Review by Charlotte Leamon
The Woman in Black is an adaptation of Susan Hill’s novel of horror and nightmares, following the tale of Mr Kipps’ haunting by the woman in black. The play details Mr Kipps, played by Jamie Oxenbould, seeking to stage the story of his haunting with the assistance of an actor (played by Garth Holcombe). The story in which he tells is that of his journey to the Eel Marsh house where the recently deceased Mrs Drablow lived. In staging a play, he wishes to tell his story and relieve the burden of horrors that he holds within.
I was intrigued by the blurb of this play which stated that the audience would be humoured and yet terrified. It was the first time I was to witness a thriller on stage, thus I was naturally curious as to discover how the audience would react with horror, in addition to comical elements. Through entering the theatre with suspicion and curiosity, I was blown away by Ensemble Theatre’s production of this West End thriller. Changes between the past and present allowed for comic relief so that the audience was not constantly tense and on edge, however the subtle pull of focus and lighting changes created live jump-scares and a screaming audience.
Oxenbould played an array of characters, which each had a unique, unflawed English accent. Furthermore, Oxenbould’s physical gestures and movements were comical and eerie when need be, but overall his performance was immaculate. Similarly, Holcombe played an actor, acting as Mr Kipps. Emotions of fear and terror displayed by Holcombe drew the audience in, fearing them of what would come next. The duality and connection between Holcombe and Oxenbould was clear for the audience, as their synchronised movements and stage placement were met with precision, despite the small performance space. An example of the beautiful direction made by Mark Kilmurry was a train scene, in which both men were swaying back and forth, setting a very realistic scene for the audience.
Trudy Dalgeish (lighting designer), Michael Walters (sound designer) and Hugh O’Connor (set and costume designer) all contributed to the immersive experience of this play. The set was representative of the Edwardian era with a rustic wooden theme, and objects such as a trunk and a coat hook. Moreover, there was a door with which much curiosity and investigation later led to reveal a little boys room filled with trinkets and most importantly, a rocking chair. Grey drapes were set across the back of the stage, creating an ominous area where the graveyard of the Eel Marsh house lay. The costumes consisted of old English briefcases, hats, scarves and coats which assisted in quick character changes and created an atmospheric experience. Lastly, the lighting was clever and thoughtful, for example displaying a picture-perfect fire and creating dramatic contrast between the past and present.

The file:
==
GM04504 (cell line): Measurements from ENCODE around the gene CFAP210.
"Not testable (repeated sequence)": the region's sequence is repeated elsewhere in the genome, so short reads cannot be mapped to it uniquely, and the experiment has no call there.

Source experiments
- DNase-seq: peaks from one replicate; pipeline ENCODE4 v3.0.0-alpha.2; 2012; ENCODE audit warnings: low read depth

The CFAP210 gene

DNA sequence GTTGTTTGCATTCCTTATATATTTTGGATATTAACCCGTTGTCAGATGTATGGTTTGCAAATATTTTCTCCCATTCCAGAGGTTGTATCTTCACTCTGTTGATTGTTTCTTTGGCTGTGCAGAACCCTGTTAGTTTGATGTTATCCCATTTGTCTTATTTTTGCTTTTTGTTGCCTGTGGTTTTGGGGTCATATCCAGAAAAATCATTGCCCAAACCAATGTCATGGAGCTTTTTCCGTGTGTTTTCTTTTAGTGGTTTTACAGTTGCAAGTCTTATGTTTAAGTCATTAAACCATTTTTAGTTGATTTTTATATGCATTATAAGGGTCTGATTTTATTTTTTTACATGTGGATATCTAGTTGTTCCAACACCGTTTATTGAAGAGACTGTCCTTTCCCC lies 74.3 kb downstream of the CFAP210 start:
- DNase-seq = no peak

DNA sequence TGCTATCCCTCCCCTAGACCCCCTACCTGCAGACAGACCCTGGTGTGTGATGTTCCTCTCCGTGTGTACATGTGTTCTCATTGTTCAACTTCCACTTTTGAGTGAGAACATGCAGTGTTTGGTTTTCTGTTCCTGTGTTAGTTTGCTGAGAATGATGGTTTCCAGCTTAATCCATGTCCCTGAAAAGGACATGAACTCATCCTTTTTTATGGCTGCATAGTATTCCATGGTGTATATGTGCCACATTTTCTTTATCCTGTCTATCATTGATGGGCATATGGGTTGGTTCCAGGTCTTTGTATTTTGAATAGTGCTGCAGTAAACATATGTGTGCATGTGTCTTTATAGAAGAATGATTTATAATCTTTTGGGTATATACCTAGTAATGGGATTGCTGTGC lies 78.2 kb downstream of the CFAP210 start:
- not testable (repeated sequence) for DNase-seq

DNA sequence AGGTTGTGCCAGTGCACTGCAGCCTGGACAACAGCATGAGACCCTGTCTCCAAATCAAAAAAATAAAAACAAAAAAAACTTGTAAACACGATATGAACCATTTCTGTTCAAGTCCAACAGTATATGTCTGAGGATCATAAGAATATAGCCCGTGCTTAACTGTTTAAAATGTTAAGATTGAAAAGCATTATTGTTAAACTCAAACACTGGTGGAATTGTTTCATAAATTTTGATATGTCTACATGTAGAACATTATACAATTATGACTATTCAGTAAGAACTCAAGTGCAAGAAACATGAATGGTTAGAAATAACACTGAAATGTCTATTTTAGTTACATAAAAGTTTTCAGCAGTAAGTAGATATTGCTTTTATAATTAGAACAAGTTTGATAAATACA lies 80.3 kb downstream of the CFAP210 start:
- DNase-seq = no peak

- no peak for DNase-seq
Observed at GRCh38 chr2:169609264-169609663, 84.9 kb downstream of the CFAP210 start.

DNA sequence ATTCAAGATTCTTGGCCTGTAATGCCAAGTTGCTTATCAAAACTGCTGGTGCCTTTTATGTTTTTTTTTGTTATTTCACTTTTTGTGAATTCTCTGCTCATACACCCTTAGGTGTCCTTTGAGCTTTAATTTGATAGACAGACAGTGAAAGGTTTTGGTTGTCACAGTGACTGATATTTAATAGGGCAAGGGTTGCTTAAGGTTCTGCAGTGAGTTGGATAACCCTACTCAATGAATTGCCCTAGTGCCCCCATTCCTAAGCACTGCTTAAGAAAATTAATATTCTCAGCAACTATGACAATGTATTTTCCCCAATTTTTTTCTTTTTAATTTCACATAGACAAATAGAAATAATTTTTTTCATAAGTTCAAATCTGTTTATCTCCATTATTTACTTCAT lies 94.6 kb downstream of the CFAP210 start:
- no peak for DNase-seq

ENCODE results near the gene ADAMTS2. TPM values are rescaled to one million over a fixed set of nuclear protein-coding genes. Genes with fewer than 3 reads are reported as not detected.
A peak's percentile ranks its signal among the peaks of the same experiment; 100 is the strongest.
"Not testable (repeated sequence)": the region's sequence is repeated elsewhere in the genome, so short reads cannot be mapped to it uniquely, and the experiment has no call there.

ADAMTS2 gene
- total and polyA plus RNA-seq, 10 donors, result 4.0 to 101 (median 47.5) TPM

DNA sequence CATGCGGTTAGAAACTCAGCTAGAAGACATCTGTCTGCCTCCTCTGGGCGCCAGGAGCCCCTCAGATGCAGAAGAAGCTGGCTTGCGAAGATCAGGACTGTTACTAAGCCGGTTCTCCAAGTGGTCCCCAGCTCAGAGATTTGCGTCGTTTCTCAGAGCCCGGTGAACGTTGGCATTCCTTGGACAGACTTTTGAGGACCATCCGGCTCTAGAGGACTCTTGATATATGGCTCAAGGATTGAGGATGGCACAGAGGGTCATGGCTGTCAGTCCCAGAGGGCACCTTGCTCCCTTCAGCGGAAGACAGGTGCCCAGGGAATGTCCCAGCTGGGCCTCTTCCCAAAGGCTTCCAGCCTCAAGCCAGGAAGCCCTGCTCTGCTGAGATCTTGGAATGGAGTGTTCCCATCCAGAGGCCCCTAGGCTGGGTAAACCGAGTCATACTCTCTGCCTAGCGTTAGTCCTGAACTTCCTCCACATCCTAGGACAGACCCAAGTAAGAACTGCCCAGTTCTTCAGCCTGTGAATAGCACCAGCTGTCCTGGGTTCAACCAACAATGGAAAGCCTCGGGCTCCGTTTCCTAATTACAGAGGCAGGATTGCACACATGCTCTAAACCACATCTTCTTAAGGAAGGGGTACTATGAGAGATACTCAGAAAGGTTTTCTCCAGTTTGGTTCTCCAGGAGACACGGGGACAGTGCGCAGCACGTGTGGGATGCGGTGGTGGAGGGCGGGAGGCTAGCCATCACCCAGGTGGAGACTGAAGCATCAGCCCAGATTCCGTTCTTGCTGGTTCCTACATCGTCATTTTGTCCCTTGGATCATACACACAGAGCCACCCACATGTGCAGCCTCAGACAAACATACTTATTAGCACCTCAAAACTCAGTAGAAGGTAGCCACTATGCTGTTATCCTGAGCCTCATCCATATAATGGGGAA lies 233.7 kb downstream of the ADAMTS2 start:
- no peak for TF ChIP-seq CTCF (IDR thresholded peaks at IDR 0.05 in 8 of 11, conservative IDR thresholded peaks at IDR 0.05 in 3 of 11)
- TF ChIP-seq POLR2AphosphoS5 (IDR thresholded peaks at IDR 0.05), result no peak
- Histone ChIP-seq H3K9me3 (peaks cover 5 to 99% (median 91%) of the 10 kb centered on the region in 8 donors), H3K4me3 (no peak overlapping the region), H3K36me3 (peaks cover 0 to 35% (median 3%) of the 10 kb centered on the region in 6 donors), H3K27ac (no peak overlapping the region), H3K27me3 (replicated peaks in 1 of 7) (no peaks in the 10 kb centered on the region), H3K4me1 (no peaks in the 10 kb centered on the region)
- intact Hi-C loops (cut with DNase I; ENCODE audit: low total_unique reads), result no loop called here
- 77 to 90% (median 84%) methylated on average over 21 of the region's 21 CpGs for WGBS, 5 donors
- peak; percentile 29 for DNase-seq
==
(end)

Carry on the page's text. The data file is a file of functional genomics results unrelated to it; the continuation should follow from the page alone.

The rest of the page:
Ensemble Theatre’s production of The Woman in Black was special and a once in a lifetime experience. The actors broke the fourth wall by sitting and standing in the aisles of the theatre, as they too were staging a play. This however, was an element of surprise for the audience, as the woman in black herself would appear from every which direction, taunting us as we wouldn’t know where she would come from next. The audience was on the edge of their seat the whole time and left with adrenaline still pumping through their veins. For anybody who wants a thrill or rush, as well as a magnificently produced and performed play, I would recommend Ensemble Theatre’s production of The Woman in Black, as it is not one to miss.
Image Credit: Daniel Boud